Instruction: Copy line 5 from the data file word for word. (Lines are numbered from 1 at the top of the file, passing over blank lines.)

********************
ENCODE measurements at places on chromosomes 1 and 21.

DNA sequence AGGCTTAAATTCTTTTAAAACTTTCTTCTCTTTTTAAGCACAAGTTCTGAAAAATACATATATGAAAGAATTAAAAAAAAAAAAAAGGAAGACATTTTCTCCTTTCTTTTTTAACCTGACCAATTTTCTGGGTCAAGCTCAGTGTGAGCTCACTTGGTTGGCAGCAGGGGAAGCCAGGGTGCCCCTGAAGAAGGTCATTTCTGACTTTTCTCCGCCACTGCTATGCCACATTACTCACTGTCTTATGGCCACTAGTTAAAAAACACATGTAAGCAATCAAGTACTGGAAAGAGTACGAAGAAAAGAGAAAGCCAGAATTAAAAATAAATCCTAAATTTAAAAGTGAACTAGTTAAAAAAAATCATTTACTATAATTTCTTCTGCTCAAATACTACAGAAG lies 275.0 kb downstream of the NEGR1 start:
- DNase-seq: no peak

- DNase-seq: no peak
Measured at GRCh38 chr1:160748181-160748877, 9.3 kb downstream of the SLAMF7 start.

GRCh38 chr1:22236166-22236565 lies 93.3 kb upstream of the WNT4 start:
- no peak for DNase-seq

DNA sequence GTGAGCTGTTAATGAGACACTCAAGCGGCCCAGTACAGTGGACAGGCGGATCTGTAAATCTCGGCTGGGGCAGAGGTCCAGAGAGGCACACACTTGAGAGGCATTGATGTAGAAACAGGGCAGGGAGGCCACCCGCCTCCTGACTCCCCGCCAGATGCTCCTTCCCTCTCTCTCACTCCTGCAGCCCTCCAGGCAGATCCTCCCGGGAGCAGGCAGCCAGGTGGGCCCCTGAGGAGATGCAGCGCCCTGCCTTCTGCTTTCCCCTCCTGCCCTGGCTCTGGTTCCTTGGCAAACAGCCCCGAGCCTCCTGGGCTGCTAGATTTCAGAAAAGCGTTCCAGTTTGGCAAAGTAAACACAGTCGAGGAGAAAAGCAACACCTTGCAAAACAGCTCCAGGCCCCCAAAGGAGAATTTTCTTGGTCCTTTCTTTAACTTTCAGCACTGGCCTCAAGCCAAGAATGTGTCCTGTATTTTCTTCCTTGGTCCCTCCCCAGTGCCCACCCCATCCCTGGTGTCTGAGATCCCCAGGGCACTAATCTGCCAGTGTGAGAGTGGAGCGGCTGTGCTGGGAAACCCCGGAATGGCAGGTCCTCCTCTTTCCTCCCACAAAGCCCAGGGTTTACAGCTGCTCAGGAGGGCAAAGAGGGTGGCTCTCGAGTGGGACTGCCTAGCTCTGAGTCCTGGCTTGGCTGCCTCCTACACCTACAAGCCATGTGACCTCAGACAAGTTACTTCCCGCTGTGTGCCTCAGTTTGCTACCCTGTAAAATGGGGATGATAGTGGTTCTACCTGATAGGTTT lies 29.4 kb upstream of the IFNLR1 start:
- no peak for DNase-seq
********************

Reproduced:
Measured at GRCh38 chr1:160748181-160748877, 9.3 kb downstream of the SLAMF7 start.